Oct 26 2017

By Jim Vogel

 
Real estate trends are always changing. Who's buying, what's selling, geography, pricing ... it's all seemingly constantly in flux. According to a recent study by the
National Association of Realtors, the most recent data outlines some surprising trends. One of those is that single females are buying more homes than ever.
 
The reason for this trend in homebuyer relationship status is not entirely clear. It could be partially due to the fact that more women are raising children on their own. This would also explain why the number of married couples buying properties together is decreasing. Rapidly rising rent and the possibility of increasing interest rates are a couple of potential factors. Steady job growth and less stringent credit requirements are a couple more.
 
Still, there are challenges for any single person who wants to purchase a home. It's more difficult to get a home loan on one income with one credit score, for example. Without that second income, you're also more at risk of defaulting if you happen to lose your job. That's why single people should approach the process a little differently.
 
Phone a Friend
One of the advantages to buying a home as part of a couple is that you can walk through the process together. From researching neighborhoods and viewing homes to discussing finances and reviewing contracts. Hopefully you have a reputable, experienced real estate agent you feel comfortable with, but that isn't quite the same.
 
Throughout the process, single homebuyers should consult with friends or family members they trust. These people can visit homes with you, help you negotiate, or just serve as a sounding board for your concerns. They can also celebrate with you when you finally find the perfect home of your own.
 
Budget Wisely
Good news! It is easier now than ever for a single person to get a home loan. If you have a good job and a great credit score, your likelihood of being approved is high. In fact, the bank may offer to let you borrow even more money than you thought. While it may be tempting to utilize all your borrowing power, you should spend some time figuring out how much house you can actually afford.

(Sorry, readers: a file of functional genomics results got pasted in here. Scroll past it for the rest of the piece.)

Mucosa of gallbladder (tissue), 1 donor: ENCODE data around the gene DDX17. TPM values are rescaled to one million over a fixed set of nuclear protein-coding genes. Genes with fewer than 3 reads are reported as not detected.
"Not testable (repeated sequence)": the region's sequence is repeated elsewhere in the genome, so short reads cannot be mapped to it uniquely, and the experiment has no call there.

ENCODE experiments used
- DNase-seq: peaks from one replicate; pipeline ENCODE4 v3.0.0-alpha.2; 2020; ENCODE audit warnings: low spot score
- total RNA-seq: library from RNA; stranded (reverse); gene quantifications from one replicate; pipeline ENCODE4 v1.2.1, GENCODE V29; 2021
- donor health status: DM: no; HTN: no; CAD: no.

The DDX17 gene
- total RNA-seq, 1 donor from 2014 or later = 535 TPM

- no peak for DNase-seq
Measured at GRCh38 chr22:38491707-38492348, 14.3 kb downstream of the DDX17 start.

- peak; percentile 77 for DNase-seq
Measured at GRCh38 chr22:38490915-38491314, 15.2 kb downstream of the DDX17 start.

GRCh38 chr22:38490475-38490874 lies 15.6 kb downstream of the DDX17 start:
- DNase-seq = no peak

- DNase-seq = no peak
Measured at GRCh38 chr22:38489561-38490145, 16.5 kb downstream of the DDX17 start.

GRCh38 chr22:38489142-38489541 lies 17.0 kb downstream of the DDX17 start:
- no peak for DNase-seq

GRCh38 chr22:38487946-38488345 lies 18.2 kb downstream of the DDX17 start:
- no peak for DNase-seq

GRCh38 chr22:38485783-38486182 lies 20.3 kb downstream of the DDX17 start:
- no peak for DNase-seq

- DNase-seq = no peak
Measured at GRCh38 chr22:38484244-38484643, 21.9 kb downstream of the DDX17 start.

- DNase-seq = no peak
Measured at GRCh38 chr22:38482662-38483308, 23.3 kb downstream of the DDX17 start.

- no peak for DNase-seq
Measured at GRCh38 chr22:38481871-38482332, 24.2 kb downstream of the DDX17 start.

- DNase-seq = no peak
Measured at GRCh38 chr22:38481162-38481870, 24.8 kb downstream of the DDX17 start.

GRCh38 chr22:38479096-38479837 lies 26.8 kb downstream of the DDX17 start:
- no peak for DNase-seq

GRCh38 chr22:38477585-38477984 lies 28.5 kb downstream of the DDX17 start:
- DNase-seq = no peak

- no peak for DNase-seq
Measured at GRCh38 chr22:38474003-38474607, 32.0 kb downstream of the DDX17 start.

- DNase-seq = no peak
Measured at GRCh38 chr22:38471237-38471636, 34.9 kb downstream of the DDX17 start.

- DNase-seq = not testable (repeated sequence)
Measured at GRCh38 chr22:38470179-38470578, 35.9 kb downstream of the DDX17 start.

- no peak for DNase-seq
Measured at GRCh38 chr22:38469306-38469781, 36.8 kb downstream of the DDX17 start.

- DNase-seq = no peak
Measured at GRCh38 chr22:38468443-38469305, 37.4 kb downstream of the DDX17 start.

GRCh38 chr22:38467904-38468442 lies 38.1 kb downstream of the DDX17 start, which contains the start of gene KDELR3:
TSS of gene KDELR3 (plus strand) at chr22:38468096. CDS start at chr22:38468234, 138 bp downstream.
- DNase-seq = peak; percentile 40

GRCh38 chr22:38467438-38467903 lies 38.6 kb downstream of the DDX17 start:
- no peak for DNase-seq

One way to do it is to pick a monthly mortgage payment you're comfortable with, and use that to determine a reasonable house value. Be sure to factor in how much you spend on other bills and utilities, as well as entertainment. Then leave yourself some room for unexpected expenses, like home repairs, illness, or job loss. The more savings you have, the better off you are. The last thing you want is to be house poor
 
Be Confident
Single women still face issues like the wage gap, lesser retirement benefits, and, in some cases, discrimination. There is  some evidence that women even pay more for loans than men with the same qualifications. Even the accidentally-demeaning question, "Where's your husband?" can make a woman feel ill at ease.
 
But women shouldn't let these circumstances keep them from achieving their personal and financial goals. The truth is, regardless of your relationship status or gender, the market treats everyone the same. With the right research, good planning, and sound decision-making, you can be sure your investment will return at the same rate as anyone else's.
 
So, whether you're a young professional looking for a sound financial investment, a single mother who wants to raise her two kids in a house with a yard, homeownership welcomes you. As with anything worth doing in life, the challenges of finding, buying, and maintaining a home abound ... but so do the rewards.